Say goodbye to your little friend

Taiwan’s tiny circle of diplomatic friends has just gotten a little bit smaller. Earlier this week, the island cut official ties with Costa Rica after the Central American nation decided to officially recognize Beijing as the official seat of China. The Republic of China (capital: Taipei) was a founding member of the UN and a ...

601390_taiwan18.jpg
601390_taiwan18.jpg

Taiwan's tiny circle of diplomatic friends has just gotten a little bit smaller. Earlier this week, the island cut official ties with Costa Rica after the Central American nation decided to officially recognize Beijing as the official seat of China. The Republic of China (capital: Taipei) was a founding member of the UN and a permanent member of the Security Council. And in 1955, only 23 countries recognized Beijing. But the scorecard today? China: 170, Taiwan: 24.

China and Taiwan have been battling for recognition on the world stage since the end of China's civil war in 1949, when the Kuomintang government fled to Taipei while the Communist Party held onto power in mainland China. The biggest shift in relative power came in 1971, when the UN General Assembly switched its allegiance to Beijing. The U.S. followed suit in 1979.

Since then, Taiwan has struggled mightily to hold onto as many allies as possible, investing heavily in developing the economies of nations in Africa, Latin America, and the Pacific (its last remaining European ally is The Holy See). Costa Rica has been a key partner over the years. A few years ago, I happened to spend some time in Taiwan, followed soon after by a visit to Costa Rica. It was a surreal experience, getting off the plane and driving on highways in San Jose, which were lined with factories flying gigantic Taiwanese flags. When I visited Poas Volcano National Park, I saw a giant special exhibition in the visitor center about the park's sister national park, Taroko Gorge in eastern Taiwan, which I had visited only a couple months earlier. Taiwan's influence was palpable everywhere in the country.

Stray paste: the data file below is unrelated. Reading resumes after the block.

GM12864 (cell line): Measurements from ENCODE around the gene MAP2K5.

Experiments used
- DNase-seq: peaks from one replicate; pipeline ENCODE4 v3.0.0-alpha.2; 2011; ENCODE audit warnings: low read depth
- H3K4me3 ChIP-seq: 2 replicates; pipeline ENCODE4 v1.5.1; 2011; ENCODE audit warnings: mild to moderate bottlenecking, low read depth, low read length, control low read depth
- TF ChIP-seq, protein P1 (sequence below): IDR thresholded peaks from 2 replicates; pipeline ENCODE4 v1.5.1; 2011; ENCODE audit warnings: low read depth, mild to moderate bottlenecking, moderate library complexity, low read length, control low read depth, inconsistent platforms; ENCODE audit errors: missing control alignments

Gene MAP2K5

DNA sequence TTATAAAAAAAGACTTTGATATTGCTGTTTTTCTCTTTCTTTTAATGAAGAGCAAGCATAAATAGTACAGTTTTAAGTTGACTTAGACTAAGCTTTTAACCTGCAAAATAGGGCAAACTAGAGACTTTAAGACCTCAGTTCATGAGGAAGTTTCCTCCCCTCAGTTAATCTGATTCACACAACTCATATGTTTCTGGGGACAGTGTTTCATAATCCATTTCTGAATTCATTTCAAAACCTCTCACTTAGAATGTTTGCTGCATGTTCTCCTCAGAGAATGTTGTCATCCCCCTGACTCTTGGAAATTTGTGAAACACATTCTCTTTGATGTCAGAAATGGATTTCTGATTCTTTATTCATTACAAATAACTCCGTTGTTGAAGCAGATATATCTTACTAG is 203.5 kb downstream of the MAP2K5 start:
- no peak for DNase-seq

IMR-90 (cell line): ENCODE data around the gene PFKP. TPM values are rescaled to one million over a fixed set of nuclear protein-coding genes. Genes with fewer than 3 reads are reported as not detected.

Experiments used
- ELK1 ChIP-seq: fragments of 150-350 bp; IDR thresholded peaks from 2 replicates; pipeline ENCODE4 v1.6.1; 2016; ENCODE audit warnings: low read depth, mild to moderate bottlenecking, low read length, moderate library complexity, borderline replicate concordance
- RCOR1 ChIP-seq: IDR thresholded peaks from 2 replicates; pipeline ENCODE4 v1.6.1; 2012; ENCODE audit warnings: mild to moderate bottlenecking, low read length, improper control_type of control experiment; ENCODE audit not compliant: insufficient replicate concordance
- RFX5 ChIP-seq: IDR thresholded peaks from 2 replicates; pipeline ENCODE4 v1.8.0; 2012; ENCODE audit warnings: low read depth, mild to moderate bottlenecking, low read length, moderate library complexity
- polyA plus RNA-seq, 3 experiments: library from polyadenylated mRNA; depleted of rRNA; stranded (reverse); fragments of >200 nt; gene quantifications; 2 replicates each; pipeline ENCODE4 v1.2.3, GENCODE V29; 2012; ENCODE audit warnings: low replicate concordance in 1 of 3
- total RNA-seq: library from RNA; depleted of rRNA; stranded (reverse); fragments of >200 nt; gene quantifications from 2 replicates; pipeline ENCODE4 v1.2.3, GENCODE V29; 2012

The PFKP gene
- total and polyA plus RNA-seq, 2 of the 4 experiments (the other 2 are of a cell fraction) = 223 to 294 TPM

Taiwan’s tiny circle of diplomatic friends has just gotten a little bit smaller. Earlier this week, the island cut official ties with Costa Rica after the Central American nation decided to officially recognize Beijing as the official seat of China. The Republic of China (capital: Taipei) was a founding member of the UN and a permanent member of the Security Council. And in 1955, only 23 countries recognized Beijing. But the scorecard today? China: 170, Taiwan: 24.

China and Taiwan have been battling for recognition on the world stage since the end of China’s civil war in 1949, when the Kuomintang government fled to Taipei while the Communist Party held onto power in mainland China. The biggest shift in relative power came in 1971, when the UN General Assembly switched its allegiance to Beijing. The U.S. followed suit in 1979.

Since then, Taiwan has struggled mightily to hold onto as many allies as possible, investing heavily in developing the economies of nations in Africa, Latin America, and the Pacific (its last remaining European ally is The Holy See). Costa Rica has been a key partner over the years. A few years ago, I happened to spend some time in Taiwan, followed soon after by a visit to Costa Rica. It was a surreal experience, getting off the plane and driving on highways in San Jose, which were lined with factories flying gigantic Taiwanese flags. When I visited Poas Volcano National Park, I saw a giant special exhibition in the visitor center about the park’s sister national park, Taroko Gorge in eastern Taiwan, which I had visited only a couple months earlier. Taiwan’s influence was palpable everywhere in the country.

Such were the fruits of Taiwan’s checkbook diplomacy. The ink on that checkbook may not be running dry (in an atypical diplomatic maneuver, St. Lucia actually switched allegiance from Beijing to Taipei this past April), but it’s dwarfed by an even bigger checkbook being waived from across the Taiwan Strait. Among Taiwan’s remaining 24 allies are powerhouses like Tuvalu, Kiribati, and Sao Tome and Principe. Costa Rica, with its population of 4.1 million, was one of the bigger ones. But no more. Costa Rican President Oscar Arias said that his recognition of Beijing was purely for economic reasons. “It is an act of elemental realism,” he said. Small comfort to the people of Taiwan, who are learning that life on an island can be lonely indeed.

Christine Y. Chen is a senior editor at Foreign Policy.

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